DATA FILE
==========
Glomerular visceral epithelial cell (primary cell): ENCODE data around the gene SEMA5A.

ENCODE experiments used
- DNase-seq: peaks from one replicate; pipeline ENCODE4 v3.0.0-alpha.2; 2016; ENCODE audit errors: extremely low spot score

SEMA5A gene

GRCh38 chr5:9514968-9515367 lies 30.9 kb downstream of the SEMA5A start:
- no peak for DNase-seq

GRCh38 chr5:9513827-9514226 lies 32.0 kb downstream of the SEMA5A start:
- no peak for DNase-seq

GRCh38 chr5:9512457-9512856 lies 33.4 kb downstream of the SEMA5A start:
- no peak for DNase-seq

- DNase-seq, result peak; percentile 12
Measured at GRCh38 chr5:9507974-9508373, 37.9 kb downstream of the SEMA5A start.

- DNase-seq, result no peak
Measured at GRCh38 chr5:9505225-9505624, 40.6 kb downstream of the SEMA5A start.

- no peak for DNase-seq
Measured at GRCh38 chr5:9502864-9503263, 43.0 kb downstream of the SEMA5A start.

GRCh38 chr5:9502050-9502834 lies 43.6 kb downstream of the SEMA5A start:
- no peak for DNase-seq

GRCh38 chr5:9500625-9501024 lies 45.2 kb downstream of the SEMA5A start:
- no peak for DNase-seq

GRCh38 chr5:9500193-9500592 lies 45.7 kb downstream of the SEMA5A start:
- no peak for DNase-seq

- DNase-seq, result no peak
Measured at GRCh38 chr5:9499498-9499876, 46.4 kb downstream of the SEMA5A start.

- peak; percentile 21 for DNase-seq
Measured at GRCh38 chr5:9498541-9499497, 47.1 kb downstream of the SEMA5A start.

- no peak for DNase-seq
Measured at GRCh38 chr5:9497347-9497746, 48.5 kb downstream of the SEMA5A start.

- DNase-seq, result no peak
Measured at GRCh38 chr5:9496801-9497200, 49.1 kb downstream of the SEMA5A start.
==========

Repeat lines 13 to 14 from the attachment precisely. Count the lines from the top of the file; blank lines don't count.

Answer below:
- DNase-seq, result no peak
Measured at GRCh38 chr5:9505225-9505624, 40.6 kb downstream of the SEMA5A start.